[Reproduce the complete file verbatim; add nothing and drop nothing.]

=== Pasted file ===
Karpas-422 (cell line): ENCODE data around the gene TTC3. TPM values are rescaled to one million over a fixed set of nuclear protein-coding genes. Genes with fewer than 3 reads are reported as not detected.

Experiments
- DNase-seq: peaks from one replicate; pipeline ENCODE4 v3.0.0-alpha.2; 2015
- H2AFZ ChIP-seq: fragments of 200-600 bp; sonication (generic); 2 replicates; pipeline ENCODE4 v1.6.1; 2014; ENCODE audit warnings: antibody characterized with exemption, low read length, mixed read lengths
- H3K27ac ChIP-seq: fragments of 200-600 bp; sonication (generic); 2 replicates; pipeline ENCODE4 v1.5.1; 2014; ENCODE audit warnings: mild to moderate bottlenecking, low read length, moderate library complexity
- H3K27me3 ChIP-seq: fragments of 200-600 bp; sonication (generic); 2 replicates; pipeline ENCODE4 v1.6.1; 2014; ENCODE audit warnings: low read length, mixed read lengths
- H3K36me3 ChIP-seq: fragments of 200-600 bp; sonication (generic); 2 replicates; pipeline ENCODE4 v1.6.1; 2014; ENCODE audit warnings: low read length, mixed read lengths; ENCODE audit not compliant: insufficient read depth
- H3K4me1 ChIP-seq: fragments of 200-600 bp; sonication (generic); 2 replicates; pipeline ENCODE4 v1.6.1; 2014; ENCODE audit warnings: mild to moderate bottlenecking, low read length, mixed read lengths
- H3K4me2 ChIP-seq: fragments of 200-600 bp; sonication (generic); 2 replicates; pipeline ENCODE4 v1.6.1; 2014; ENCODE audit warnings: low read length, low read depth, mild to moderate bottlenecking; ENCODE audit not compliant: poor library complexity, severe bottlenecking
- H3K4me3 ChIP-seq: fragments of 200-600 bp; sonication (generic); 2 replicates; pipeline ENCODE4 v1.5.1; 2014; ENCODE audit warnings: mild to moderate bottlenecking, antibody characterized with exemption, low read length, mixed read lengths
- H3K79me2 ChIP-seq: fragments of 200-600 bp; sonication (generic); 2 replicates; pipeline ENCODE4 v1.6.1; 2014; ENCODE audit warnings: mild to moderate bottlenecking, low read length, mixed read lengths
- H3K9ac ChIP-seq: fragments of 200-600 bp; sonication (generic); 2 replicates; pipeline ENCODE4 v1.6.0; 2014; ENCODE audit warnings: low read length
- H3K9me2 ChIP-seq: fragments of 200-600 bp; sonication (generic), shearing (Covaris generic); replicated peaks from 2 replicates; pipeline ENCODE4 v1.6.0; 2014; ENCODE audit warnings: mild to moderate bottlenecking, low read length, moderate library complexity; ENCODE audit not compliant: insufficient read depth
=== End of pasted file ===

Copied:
Karpas-422 (cell line): ENCODE data around the gene TTC3. TPM values are rescaled to one million over a fixed set of nuclear protein-coding genes. Genes with fewer than 3 reads are reported as not detected.

Experiments
- DNase-seq: peaks from one replicate; pipeline ENCODE4 v3.0.0-alpha.2; 2015
- H2AFZ ChIP-seq: fragments of 200-600 bp; sonication (generic); 2 replicates; pipeline ENCODE4 v1.6.1; 2014; ENCODE audit warnings: antibody characterized with exemption, low read length, mixed read lengths
- H3K27ac ChIP-seq: fragments of 200-600 bp; sonication (generic); 2 replicates; pipeline ENCODE4 v1.5.1; 2014; ENCODE audit warnings: mild to moderate bottlenecking, low read length, moderate library complexity
- H3K27me3 ChIP-seq: fragments of 200-600 bp; sonication (generic); 2 replicates; pipeline ENCODE4 v1.6.1; 2014; ENCODE audit warnings: low read length, mixed read lengths
- H3K36me3 ChIP-seq: fragments of 200-600 bp; sonication (generic); 2 replicates; pipeline ENCODE4 v1.6.1; 2014; ENCODE audit warnings: low read length, mixed read lengths; ENCODE audit not compliant: insufficient read depth
- H3K4me1 ChIP-seq: fragments of 200-600 bp; sonication (generic); 2 replicates; pipeline ENCODE4 v1.6.1; 2014; ENCODE audit warnings: mild to moderate bottlenecking, low read length, mixed read lengths
- H3K4me2 ChIP-seq: fragments of 200-600 bp; sonication (generic); 2 replicates; pipeline ENCODE4 v1.6.1; 2014; ENCODE audit warnings: low read length, low read depth, mild to moderate bottlenecking; ENCODE audit not compliant: poor library complexity, severe bottlenecking
- H3K4me3 ChIP-seq: fragments of 200-600 bp; sonication (generic); 2 replicates; pipeline ENCODE4 v1.5.1; 2014; ENCODE audit warnings: mild to moderate bottlenecking, antibody characterized with exemption, low read length, mixed read lengths
- H3K79me2 ChIP-seq: fragments of 200-600 bp; sonication (generic); 2 replicates; pipeline ENCODE4 v1.6.1; 2014; ENCODE audit warnings: mild to moderate bottlenecking, low read length, mixed read lengths
- H3K9ac ChIP-seq: fragments of 200-600 bp; sonication (generic); 2 replicates; pipeline ENCODE4 v1.6.0; 2014; ENCODE audit warnings: low read length
- H3K9me2 ChIP-seq: fragments of 200-600 bp; sonication (generic), shearing (Covaris generic); replicated peaks from 2 replicates; pipeline ENCODE4 v1.6.0; 2014; ENCODE audit warnings: mild to moderate bottlenecking, low read length, moderate library complexity; ENCODE audit not compliant: insufficient read depth